Stealing Signs (sort of)
"You can observe a lot just by watching." -- Yogi Berra
Stealing signs sounds like something a bunch of delinquent kids might do late on a weekend night to alleviate boredom -- back before World of Warcraft was invented, anyway. Applied to baseball, however, stealing signs refers to the gray-area practice of intercepting the opposing team's body language signals and using the information to counter your adversary's tactics.
There seems to be some confusion as to whether this one is properly considered "cheating" or just being observant of your surroundings. The closest thing to a definitive answer is, "it depends." In the most common scenario, a runner on second base watches the well-choreographed movements of the opposing team's pitcher and catcher, attempting to crack their code of what pitch will be thrown next. The man on second, in turn, figures out a way to communicate this to his teammate who is up at bat.
Pitchers don't appreciate this silent eavesdropping, and they might retaliate by "accidentally" hitting the opposing batter with a throwaway pitch. Stealing signs as just described isn't exactly forbidden, officially. Lots of players do it. The idea, though, is to do it artfully and without getting caught.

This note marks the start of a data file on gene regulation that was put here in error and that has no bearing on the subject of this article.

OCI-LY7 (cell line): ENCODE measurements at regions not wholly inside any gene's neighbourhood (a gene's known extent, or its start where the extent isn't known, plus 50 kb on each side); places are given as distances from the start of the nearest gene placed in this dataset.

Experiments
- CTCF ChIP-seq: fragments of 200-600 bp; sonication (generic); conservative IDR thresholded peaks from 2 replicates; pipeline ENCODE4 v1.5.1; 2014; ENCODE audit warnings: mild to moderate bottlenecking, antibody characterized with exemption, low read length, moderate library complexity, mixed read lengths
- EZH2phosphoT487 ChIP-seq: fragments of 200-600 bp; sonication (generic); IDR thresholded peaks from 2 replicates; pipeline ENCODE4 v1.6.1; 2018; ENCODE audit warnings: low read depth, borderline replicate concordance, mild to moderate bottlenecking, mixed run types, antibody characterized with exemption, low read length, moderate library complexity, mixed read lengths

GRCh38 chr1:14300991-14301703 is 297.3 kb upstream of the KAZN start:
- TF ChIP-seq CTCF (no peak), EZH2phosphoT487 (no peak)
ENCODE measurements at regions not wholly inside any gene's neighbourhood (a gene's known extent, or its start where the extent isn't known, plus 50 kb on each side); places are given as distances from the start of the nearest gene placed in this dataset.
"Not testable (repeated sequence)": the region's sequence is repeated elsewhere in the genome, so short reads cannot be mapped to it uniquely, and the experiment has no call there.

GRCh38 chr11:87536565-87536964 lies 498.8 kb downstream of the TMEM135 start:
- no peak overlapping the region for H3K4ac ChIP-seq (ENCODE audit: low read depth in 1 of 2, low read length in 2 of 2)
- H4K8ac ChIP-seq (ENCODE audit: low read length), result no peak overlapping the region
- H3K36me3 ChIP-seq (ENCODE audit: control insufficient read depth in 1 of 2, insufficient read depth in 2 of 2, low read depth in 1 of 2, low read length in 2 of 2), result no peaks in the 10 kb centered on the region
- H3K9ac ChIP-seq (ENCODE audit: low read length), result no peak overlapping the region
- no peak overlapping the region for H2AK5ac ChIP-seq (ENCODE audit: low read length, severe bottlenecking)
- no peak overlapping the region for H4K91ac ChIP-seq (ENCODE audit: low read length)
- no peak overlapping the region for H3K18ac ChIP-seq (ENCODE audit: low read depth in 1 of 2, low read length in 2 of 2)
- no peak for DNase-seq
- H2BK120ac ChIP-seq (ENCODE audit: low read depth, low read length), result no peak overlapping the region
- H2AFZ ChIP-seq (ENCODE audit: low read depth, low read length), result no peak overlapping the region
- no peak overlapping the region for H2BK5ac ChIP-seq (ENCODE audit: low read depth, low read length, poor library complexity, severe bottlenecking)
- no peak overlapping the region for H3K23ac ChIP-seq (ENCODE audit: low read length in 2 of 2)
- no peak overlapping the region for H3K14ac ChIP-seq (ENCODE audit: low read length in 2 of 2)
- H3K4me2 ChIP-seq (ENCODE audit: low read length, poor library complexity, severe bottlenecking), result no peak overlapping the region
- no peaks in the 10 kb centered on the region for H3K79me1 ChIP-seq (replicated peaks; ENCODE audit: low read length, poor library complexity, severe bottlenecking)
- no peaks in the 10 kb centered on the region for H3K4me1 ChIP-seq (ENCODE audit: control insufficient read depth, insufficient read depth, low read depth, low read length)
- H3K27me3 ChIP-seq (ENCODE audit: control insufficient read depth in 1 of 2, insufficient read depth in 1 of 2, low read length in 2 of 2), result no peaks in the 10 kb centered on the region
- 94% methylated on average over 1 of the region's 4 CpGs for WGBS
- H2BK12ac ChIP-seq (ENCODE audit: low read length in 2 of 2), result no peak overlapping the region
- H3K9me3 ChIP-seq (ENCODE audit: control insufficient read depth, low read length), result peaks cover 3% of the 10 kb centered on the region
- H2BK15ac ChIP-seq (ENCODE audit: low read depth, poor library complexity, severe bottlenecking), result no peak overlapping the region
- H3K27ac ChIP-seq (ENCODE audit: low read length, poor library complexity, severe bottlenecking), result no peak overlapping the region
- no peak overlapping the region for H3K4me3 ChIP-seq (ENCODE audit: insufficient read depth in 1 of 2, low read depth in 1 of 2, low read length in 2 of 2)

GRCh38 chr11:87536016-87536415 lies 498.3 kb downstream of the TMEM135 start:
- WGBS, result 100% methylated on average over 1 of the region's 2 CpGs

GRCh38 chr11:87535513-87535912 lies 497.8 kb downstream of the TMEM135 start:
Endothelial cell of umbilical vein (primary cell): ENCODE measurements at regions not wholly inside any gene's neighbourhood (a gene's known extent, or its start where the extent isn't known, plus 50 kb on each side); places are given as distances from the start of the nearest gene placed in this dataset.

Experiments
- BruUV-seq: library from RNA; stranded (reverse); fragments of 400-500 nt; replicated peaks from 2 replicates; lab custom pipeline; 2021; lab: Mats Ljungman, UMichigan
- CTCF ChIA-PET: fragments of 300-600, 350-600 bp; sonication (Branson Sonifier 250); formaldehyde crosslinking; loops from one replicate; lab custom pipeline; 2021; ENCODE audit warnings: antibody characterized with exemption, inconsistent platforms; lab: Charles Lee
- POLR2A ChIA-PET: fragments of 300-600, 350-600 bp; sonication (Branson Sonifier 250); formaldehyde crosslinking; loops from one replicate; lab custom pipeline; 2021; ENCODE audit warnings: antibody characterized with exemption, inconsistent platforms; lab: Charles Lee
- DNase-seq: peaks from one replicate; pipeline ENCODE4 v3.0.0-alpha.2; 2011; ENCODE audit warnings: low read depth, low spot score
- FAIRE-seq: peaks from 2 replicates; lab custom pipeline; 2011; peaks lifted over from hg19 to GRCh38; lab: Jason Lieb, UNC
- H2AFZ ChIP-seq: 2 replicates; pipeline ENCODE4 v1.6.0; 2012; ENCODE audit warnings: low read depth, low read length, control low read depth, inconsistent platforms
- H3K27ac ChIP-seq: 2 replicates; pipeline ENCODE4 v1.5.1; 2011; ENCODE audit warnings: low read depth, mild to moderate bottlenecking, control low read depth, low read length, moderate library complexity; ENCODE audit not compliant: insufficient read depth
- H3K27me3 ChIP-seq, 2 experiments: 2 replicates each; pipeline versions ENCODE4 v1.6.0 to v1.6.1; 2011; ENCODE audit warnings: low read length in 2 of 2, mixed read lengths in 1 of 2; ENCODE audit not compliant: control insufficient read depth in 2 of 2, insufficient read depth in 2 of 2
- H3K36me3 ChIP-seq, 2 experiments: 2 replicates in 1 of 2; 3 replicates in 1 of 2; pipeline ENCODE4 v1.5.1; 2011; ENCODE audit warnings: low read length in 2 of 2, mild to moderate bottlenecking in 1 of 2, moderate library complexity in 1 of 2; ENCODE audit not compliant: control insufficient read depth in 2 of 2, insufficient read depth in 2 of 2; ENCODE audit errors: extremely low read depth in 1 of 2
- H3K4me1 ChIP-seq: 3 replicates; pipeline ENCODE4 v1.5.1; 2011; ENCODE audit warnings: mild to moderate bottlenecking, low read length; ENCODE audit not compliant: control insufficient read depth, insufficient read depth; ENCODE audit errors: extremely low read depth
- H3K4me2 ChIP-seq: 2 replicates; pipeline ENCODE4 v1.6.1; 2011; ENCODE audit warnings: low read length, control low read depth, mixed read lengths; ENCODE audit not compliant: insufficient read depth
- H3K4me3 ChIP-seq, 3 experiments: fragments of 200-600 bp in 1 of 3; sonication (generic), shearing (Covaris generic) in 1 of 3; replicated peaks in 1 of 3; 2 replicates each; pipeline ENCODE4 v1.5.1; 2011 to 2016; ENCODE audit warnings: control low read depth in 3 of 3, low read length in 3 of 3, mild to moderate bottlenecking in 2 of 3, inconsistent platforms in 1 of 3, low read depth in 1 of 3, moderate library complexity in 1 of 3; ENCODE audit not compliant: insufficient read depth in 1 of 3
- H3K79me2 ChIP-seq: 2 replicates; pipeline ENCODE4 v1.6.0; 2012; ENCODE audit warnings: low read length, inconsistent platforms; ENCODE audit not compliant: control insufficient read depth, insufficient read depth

Sign stealing becomes more morally fraught when people or equipment outside the diamond enter the act. It's considered highly unsportsmanlike for people in the dugout or the stands to steal signs and use that knowledge to help the person at bat. The Toronto Blue Jays found themselves amidst controversy in 2011 when a mysterious "man in white" in the centerfield seating area was reported to be using arm signals that correlated with specific pitches. Blue Jays players and management, naturally, denied any involvement [source: Nelson].
MLB is more specific when it comes to using "equipment" to steal signs, reminding teams each year that use of items such as binoculars, telescopes and video equipment to interpret other teams' signals is off-limits.
Some of baseball's most colorful stories involve the practice. The 1951 World Series-winning New York Giants allegedly won that pennant with the help of a sophisticated, electric buzzer sign-stealing system. It was a story that would not attain widespread public knowledge until nearly half a century after it happened [source: Prager].